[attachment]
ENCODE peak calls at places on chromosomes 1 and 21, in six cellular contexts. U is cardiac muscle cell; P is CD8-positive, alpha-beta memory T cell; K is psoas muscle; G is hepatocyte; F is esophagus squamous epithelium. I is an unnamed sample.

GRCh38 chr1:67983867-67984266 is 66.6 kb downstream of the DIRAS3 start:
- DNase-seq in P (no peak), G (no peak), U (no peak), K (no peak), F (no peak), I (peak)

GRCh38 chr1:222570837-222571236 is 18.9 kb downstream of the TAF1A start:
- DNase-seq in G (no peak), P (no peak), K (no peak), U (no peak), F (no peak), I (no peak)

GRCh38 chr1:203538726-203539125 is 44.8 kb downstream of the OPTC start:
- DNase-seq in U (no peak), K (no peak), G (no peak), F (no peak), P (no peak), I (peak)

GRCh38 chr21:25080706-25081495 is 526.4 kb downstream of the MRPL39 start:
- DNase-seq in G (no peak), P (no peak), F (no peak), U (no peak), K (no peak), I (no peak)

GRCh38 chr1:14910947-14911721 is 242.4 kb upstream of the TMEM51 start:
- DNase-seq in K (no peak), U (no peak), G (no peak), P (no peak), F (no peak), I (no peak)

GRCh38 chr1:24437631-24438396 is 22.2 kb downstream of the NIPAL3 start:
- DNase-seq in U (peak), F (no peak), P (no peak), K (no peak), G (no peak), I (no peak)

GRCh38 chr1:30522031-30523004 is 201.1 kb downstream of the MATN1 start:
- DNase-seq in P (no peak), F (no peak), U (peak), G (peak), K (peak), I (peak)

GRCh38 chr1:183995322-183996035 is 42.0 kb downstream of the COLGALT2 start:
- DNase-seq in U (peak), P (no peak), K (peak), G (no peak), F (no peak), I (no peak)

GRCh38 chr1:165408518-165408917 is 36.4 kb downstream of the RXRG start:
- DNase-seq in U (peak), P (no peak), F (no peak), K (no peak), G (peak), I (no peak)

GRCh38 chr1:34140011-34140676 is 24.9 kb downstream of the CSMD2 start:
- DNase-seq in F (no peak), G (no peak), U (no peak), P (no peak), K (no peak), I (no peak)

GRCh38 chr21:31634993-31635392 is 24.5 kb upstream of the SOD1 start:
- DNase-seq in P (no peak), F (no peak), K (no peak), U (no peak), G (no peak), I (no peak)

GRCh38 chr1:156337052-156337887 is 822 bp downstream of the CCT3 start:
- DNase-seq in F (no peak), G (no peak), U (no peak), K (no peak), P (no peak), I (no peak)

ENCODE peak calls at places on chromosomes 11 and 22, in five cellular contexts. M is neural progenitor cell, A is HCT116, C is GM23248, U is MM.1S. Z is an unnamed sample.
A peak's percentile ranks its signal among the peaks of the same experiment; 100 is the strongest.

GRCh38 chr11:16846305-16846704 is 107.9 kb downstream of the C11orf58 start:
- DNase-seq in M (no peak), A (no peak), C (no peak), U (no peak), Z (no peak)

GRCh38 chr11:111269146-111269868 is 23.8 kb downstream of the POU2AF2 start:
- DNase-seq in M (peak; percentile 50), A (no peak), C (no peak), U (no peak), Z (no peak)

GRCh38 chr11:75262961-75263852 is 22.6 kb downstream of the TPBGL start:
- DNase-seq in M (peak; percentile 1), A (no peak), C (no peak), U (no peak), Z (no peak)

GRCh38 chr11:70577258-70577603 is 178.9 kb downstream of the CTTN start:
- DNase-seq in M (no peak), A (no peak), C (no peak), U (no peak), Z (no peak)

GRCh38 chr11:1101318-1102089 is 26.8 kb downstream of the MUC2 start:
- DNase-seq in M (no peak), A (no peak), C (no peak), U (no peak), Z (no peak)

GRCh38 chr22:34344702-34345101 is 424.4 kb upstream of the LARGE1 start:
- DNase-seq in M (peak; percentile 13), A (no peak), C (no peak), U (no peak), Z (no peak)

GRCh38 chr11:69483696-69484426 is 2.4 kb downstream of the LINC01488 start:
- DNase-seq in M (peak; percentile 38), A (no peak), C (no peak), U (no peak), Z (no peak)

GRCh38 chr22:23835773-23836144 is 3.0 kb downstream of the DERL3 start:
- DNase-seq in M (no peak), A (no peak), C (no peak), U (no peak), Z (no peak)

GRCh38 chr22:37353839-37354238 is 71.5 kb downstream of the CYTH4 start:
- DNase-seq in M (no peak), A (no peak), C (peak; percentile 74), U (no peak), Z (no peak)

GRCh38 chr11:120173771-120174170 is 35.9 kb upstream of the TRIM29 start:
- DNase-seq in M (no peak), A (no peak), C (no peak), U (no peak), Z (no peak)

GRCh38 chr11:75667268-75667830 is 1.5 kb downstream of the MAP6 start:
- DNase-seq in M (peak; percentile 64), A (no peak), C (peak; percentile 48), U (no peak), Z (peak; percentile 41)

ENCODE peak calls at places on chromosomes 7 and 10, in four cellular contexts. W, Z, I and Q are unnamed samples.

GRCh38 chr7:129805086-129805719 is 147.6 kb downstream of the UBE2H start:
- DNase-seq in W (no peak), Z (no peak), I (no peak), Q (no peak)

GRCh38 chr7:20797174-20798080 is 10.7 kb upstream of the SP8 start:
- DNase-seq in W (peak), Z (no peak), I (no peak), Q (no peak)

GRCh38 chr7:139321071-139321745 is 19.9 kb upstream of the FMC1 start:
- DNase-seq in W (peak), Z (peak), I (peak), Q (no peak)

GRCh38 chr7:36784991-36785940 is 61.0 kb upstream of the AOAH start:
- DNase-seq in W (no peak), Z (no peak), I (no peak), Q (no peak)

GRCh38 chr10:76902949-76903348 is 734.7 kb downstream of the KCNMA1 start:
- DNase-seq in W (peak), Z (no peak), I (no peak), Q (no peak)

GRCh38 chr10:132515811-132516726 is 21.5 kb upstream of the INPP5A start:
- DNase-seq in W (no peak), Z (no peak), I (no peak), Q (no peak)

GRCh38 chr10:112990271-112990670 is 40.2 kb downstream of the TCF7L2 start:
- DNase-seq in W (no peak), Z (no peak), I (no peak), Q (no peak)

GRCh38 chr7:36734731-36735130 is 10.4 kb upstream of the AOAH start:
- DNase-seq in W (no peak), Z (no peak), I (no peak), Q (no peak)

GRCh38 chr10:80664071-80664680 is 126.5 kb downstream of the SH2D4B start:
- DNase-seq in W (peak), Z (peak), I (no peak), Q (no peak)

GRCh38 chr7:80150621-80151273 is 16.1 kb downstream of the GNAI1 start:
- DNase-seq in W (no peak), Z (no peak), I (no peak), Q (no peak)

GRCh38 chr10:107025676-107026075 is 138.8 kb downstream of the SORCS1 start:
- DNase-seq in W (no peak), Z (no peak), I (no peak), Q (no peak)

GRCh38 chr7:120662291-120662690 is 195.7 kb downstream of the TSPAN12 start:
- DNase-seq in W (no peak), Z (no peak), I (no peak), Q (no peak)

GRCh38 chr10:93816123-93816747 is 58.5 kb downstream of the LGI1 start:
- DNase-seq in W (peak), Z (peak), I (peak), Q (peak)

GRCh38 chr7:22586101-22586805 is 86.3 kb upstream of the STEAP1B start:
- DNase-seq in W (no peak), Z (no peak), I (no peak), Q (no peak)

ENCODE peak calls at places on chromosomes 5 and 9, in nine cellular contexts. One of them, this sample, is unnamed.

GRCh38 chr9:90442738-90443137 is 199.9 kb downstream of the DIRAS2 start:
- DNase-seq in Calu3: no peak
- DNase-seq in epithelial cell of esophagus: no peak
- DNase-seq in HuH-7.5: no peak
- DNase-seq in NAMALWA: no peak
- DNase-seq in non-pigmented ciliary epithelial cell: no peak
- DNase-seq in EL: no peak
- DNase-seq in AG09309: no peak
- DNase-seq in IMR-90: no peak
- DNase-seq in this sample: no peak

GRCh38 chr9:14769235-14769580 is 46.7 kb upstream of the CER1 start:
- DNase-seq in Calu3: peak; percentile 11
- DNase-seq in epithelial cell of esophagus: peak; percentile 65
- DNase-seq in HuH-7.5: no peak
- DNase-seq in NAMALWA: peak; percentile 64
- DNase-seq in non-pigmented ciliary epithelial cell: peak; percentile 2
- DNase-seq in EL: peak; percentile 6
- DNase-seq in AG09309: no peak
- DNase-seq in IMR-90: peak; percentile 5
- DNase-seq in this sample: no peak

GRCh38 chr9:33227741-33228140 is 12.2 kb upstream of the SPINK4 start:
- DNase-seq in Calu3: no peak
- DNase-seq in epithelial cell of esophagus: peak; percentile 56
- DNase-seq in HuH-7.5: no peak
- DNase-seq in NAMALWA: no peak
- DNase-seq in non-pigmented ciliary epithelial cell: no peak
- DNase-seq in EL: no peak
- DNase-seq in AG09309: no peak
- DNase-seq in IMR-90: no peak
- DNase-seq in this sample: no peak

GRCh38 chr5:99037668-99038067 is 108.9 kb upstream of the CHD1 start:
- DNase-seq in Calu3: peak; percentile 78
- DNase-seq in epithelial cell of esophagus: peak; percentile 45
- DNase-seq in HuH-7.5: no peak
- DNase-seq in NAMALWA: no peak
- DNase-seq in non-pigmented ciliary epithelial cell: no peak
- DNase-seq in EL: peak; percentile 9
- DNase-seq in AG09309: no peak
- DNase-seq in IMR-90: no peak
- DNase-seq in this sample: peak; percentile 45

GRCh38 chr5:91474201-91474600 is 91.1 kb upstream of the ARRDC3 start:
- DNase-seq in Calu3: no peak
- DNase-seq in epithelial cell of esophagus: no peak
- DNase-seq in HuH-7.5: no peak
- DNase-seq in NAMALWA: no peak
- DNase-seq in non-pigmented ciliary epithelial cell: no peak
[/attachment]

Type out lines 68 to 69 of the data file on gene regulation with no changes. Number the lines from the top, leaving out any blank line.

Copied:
- DNase-seq in W (peak), Z (peak), I (no peak), Q (no peak)

GRCh38 chr7:80150621-80151273 is 16.1 kb downstream of the GNAI1 start: